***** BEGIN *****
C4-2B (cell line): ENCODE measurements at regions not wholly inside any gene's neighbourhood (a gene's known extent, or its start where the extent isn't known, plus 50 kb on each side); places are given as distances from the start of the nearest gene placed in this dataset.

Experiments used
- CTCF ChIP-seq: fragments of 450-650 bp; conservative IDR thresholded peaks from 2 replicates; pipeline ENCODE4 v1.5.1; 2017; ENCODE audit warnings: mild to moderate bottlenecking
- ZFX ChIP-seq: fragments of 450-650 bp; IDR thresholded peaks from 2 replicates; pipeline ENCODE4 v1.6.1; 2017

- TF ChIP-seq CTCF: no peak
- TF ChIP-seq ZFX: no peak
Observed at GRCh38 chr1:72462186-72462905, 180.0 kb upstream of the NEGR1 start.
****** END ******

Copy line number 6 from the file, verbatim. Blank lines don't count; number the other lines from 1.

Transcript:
- TF ChIP-seq ZFX: no peak